bwimages[attrname] = data.astype(np.float32)
except:
continue

# Apply sobel to images
bwimages_sobel = {k: sobel(v) for k, v in bwimages.items()}

Once we have the data, we can plot it.

import matplotlib.pyplot as plt
from mpl_toolkits.axes_grid1 import make_axes_locatable

def create_colorbar(im, ax):
divider = make_axes_locatable(ax)
cax = divider.append_axes("right", size="5%", pad=0.1)
cb = ax.get_figure().colorbar(im, cax=cax, orientation="vertical")
return cax, cb

for name, data in bwimages.items():
fig, axs = plt.subplots(
1, 2, figsize=(10, 4), sharex=True, sharey=True
)
im = axs[0].imshow(data, aspect="equal", cmap="gray")
create_colorbar(im, axs[0])
axs[0].set(title=name)

im = axs[1].imshow(bwimages_sobel[name], aspect="equal", cmap="gray")
create_colorbar(im, axs[1])
axs[1].set(title=f"{name} sobel")

Figure 2. “Binary blobs” dataset before (left) and after (right) Sobel filtering. Credit: own work.
Figure 3. “Text” dataset before (left) and after (right) Sobel filtering. Credit: own work.

These look really good! I would recommend storing these, both as arrays and as figures which I can quickly check against for a new version. I highly recommend HD5F for array storage. You can also set up a Sphinx Gallery to directly generate the figures them when updating documentation, that way you have a reproducible figure build that you can use to check against previous versions.

After the results have been validated, you can store them on disk and use them as part of your unit testing. Something like this:

oracle_library = [(k, v, bwimages_sobel[k]) for k, v in bwimages.items()]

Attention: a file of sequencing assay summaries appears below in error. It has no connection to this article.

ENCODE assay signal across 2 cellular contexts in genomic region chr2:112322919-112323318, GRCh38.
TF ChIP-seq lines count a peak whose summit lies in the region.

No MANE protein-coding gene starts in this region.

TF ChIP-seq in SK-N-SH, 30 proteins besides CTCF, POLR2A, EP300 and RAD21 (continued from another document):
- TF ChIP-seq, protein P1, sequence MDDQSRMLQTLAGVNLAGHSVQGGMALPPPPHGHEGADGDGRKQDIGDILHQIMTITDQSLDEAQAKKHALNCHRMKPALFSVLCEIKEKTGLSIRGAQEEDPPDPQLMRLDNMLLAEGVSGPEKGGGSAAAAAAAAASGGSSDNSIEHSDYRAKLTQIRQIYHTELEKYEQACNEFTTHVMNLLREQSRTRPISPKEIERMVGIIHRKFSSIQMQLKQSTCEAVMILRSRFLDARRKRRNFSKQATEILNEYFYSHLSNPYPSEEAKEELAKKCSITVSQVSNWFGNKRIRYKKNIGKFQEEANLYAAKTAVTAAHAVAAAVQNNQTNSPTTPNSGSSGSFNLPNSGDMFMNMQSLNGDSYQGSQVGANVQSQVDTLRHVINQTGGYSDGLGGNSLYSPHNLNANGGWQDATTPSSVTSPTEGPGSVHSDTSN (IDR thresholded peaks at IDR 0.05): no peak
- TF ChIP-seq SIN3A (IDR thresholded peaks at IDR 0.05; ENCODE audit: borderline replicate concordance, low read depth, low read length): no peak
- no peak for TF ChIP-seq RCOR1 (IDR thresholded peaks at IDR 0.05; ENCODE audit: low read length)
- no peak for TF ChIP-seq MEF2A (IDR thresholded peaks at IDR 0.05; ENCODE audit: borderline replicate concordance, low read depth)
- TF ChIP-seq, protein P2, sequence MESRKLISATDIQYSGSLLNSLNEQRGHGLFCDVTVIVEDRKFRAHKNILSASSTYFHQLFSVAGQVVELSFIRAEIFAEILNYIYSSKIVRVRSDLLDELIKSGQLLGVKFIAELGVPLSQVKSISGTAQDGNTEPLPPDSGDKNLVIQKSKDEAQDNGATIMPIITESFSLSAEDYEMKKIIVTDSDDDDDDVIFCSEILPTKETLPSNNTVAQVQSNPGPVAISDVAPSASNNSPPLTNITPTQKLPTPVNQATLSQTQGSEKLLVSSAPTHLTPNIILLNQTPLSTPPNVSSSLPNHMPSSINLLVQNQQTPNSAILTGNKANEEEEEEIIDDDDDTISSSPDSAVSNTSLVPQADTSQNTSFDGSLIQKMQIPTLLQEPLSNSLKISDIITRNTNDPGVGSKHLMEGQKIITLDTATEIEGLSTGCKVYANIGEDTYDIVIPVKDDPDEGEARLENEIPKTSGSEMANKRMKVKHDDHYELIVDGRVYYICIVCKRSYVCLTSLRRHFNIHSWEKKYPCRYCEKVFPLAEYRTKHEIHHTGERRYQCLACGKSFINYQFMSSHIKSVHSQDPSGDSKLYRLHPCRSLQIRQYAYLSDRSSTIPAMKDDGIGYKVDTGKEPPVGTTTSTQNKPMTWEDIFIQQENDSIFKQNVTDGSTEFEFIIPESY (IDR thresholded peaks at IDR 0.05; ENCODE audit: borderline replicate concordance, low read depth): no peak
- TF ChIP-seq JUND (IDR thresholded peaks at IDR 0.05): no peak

# save_to_disk(oracle_library, ...)
# test_oracle.py
import numpy as np
import pytest
from numpy.typing import NDArray

# oracle_library = read_from_disk(...)

@pytest.mark.parametrize("name,input,output", oracle_library)
def test_oracles(name: str, input: NDArray, output: NDArray):
output_new = sobel(input)
tol = 10 * np.finfo(input.dtype).eps
mean_avg_error = np.abs(output_new - output).mean()
np.testing.assert_allclose(
output_new,
output,
err_msg=f"{name=} {tol=} {mean_avg_error=}",
atol=tol,
rtol=tol,
)

Computing the Sobel filter for these datasets took a while! So the next step is to profile the code. I recommend creating a benchmark_xyz.py file for each test, and re-run them regularly to probe for performance regressions. This can even be part of your unit testing, but we won’t go so far in this example. Another idea is to use the oracles above for benchmarking.

There are many ways of timing code execution. To get the system-wide, “real” elapsed time, use perf_counter_ns from the built-in time module to measure time in nanoseconds. In a Jupyter notebook, the built-in %%timeit cell magic times a certain cell execution. The decorator below is inspired by this cell magic and can be used to time any function.

import time
from functools import wraps
from typing import Callable, Optional

def sizeof_fmt(num, suffix="s"):
for unit in ["n", "μ", "m"]:
if abs(num) < 1000:
return f"{num:3.1f} {unit}{suffix}"
num /= 1000
return f"{num:.1f}{suffix}"

def timeit(
func_or_number: Optional[Callable] = None,